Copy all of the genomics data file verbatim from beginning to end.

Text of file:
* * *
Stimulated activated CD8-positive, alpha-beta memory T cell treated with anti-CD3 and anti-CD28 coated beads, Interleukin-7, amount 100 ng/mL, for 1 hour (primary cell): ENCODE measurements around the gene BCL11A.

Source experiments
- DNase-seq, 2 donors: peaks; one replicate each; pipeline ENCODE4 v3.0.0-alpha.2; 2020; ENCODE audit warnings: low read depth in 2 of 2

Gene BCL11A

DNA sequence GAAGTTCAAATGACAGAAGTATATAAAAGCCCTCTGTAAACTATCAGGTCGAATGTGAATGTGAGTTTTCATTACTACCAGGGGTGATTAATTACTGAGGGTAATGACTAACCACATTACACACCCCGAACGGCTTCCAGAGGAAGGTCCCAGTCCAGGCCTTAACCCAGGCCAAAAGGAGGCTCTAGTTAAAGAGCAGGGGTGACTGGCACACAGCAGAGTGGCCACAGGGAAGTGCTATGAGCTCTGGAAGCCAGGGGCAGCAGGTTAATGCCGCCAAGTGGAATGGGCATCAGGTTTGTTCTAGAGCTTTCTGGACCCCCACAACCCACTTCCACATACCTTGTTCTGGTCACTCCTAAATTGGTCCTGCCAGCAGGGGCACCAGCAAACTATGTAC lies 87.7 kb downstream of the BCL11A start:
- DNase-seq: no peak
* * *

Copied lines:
Stimulated activated CD8-positive, alpha-beta memory T cell treated with anti-CD3 and anti-CD28 coated beads, Interleukin-7, amount 100 ng/mL, for 1 hour (primary cell): ENCODE measurements around the gene BCL11A.

Source experiments
- DNase-seq, 2 donors: peaks; one replicate each; pipeline ENCODE4 v3.0.0-alpha.2; 2020; ENCODE audit warnings: low read depth in 2 of 2

Gene BCL11A

DNA sequence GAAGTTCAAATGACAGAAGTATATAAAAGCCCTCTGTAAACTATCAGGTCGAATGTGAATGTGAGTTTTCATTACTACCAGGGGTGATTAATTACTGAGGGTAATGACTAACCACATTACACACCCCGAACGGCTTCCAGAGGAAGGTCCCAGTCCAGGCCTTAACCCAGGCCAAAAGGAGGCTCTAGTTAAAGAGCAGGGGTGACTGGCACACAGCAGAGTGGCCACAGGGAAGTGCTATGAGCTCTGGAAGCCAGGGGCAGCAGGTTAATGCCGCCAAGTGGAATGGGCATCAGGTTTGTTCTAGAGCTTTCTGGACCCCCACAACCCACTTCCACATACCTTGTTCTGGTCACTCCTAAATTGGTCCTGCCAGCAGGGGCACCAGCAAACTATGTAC lies 87.7 kb downstream of the BCL11A start:
- DNase-seq: no peak